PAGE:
In Year 7, my students undertake a short unit of work called Epic Wallpaper, in which they attempt to make a glossy wallpaper using Acorn and some graphic design techniques. This is the first year I have run this unit, and it went very well, with the students really enjoying the creativity of image editing. The 9 best designs are shown below. All are under Creative Commons licenses, so feel to download and use them as your wallpaper.
This lesson used to be part of a unit which was dropped from the Year 7-9 ICT Course due to time constraints. However, the content is so powerful that I decided to include it, not as a unit, but as a single lesson. The aim is to get students to think more about how the media works, and how much of what the media portrays can and should be trusted. The content of this lesson could quite easily apply to any number of subjects including ICT, Media,PSHE/Pasotral, History and Theary of Knowledge.
I believe it the video included in this lesson is extremely valuable, not only for girls, but also for boys, as we seek to shape their values and open their minds to the world around them.
Let’s start this lesson by seeing if any students understand the meaning of the word representation in media.
One way to think of representation is ” the way that reality is portrayed or shown in magazines, TV, books, film and music”.
Do you think we can we trust the way that others represent reality? Should we?
Representation of Gender
Let’s take a look at this video, and discuss any ideas which is throws up.
What does the above video tell us about the representation of women in the media?
Can you think of positive and negative gender representation of women?
Now I would like you to work in pairs to find examples of representation on the web.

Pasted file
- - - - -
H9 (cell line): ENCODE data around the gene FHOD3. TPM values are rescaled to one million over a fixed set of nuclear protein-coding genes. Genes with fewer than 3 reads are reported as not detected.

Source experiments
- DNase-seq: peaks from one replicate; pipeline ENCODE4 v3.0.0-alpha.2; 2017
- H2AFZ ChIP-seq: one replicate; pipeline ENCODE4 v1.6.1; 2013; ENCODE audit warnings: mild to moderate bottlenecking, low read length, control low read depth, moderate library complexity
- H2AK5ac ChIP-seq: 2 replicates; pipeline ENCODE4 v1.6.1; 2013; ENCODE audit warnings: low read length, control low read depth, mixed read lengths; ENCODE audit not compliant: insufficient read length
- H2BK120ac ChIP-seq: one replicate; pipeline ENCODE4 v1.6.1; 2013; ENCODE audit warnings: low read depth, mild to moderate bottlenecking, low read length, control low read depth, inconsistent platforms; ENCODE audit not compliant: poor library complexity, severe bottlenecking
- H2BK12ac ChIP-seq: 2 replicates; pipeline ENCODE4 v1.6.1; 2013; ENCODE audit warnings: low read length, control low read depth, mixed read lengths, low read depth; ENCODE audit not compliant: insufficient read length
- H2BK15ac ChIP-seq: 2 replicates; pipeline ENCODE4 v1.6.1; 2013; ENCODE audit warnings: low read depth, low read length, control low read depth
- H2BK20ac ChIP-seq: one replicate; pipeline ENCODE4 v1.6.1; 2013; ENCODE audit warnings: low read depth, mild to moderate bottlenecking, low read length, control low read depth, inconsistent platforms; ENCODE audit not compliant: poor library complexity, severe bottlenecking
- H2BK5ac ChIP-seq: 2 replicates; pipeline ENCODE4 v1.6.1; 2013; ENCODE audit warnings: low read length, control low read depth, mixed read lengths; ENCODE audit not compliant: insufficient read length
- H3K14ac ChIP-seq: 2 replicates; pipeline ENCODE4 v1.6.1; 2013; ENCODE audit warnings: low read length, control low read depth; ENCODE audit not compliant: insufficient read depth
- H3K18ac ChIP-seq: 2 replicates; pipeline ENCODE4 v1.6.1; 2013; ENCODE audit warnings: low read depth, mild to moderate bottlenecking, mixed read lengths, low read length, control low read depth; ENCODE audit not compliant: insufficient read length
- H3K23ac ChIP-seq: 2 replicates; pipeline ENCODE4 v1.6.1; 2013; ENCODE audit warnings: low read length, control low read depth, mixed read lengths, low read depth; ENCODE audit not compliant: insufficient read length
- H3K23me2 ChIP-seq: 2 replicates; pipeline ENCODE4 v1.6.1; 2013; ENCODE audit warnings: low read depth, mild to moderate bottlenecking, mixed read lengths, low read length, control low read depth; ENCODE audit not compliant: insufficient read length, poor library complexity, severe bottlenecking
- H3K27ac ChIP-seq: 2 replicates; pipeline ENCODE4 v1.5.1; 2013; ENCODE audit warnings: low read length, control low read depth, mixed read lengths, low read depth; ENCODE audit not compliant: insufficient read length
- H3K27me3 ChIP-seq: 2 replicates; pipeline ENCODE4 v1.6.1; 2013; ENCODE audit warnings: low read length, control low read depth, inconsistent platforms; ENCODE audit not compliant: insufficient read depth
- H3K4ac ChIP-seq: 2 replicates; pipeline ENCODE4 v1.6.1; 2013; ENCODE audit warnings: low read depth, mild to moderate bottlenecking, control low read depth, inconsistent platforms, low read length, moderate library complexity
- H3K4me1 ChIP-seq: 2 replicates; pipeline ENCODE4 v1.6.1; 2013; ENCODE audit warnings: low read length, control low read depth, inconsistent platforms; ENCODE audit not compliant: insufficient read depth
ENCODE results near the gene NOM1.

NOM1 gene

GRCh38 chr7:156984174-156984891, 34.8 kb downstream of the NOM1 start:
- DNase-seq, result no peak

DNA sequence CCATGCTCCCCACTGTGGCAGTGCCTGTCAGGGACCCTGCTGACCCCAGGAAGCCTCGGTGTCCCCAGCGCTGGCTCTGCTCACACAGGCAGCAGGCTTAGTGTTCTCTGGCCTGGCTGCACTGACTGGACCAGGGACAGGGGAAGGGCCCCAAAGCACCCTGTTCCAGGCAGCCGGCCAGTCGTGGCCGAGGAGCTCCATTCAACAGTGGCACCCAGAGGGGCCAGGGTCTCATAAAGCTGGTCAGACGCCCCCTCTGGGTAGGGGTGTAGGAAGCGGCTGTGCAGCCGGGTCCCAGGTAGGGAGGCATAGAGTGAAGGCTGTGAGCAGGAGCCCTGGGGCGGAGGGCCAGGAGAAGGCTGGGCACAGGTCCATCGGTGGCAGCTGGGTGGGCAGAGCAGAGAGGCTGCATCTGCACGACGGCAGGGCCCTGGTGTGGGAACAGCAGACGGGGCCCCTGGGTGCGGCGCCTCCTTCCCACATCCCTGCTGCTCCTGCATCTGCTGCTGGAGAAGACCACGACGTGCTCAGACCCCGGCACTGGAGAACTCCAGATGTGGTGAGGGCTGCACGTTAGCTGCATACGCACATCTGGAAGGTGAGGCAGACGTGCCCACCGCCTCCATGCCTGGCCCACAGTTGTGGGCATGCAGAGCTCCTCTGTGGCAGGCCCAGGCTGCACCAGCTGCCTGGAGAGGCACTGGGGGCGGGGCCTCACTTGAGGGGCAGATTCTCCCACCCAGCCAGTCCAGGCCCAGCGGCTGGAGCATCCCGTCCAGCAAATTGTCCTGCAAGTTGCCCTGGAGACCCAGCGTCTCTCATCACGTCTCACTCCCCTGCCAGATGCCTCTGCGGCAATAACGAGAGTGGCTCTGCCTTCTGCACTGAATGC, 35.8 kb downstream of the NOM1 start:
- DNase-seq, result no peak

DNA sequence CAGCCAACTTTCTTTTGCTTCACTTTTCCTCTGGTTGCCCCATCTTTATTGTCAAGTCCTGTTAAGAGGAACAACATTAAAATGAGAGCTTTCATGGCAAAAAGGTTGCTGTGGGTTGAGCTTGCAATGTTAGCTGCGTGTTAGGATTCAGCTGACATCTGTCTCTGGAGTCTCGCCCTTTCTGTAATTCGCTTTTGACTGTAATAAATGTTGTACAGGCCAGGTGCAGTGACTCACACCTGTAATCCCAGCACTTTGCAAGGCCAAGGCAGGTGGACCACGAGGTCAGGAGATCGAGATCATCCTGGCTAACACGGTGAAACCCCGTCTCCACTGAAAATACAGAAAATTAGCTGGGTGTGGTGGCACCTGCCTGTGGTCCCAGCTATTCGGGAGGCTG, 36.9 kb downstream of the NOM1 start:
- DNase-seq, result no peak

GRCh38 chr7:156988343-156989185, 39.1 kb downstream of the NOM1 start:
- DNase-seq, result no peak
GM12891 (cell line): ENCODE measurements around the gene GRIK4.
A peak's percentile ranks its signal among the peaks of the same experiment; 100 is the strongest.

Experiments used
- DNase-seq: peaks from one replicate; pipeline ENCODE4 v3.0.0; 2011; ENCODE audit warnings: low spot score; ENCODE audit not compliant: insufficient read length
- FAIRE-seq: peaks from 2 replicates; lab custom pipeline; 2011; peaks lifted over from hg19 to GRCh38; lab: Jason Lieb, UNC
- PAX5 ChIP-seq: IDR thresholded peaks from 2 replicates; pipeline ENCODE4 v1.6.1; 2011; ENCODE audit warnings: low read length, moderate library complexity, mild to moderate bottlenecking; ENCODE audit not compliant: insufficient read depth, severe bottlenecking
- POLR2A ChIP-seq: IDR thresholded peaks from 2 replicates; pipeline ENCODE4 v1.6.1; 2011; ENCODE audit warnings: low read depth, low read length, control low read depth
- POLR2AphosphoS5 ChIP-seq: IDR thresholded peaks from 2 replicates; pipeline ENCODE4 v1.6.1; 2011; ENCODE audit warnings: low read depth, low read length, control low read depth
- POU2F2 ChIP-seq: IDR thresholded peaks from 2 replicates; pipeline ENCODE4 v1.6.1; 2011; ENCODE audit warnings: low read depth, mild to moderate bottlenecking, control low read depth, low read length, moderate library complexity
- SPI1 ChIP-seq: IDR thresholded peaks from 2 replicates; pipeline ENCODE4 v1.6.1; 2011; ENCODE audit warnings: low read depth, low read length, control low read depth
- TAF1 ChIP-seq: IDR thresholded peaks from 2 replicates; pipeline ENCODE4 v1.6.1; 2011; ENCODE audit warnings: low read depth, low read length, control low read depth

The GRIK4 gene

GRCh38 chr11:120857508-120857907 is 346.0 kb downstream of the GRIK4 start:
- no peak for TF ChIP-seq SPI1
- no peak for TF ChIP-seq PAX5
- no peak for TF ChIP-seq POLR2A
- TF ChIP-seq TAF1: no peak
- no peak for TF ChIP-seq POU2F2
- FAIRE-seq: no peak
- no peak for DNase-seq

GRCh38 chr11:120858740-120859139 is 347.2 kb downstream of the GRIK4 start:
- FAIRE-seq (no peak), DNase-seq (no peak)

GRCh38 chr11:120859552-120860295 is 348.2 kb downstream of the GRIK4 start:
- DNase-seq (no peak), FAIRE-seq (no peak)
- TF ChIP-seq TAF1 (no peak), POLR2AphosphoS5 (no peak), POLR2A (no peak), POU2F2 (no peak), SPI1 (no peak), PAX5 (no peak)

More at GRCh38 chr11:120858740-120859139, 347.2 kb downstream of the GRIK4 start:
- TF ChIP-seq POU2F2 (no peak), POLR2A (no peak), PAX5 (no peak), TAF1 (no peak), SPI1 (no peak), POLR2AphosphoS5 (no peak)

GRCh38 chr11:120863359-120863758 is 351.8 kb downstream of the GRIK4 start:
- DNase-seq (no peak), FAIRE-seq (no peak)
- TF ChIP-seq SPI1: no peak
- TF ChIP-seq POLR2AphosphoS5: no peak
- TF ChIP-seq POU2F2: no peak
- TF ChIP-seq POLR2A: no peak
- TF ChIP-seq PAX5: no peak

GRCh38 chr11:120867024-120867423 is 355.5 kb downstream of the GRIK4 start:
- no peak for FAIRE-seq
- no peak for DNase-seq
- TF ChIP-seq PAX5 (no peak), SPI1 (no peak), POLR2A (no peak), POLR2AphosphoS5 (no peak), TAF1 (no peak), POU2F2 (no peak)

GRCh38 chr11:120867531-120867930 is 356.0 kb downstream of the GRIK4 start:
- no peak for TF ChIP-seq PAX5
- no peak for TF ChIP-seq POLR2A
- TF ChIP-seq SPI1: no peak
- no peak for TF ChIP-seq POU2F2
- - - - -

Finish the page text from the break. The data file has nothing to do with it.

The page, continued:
Links to items are to be placed into a shared Google Doc.
After 15 minutes I will get you back together to view and discuss the various materials found.
This lesson aims to introduce students to the concept of misleading images, and to try and engender in students a certain skepticism when interacting with media. This lesson could potentially be used in a range of subjects including ICT, Media, History, Theory of Knowledge, PSHE/Pastoral etc.
In the past this has proven to be one of those lessons that really gets students sitting up, listening and discussing, as most of them have no idea they are being constantly manipulated by the mass media.
In general we trust photos in a way that we would never trust words: we know that photos can be faked, but we don’t usually question what we see in the media and on the Internet. Let’s use some fun examples to see what we can and cannot trust:
The resources below look at how photos can be misleading, either through accident, doctoring, creative photography or omission. Digital photography and computer technology make this process much easier and more powerful, but it is important to keep in mind that these exact issues have been relevant since the dawn of the photographic era.
Of particular interest is the process by which images are “photoshopped” (i.e. digitally manipulated), and just how much transformation is possible. The videos below give an insight into this process (they are accelerated, it really takes much longer to do this, and lots of skill too).
We can look at the impact of misleading photos from different perspectives, including:
Political – what might a country gain by manipulating photos of its enemy at war?
Individual – how does unrealistically attractive portraits in magazines make me feel?
Society – how have misleading photos changed our expectations and measures of beauty?
In the end, how do we know what to trust if we cannot trust what we see?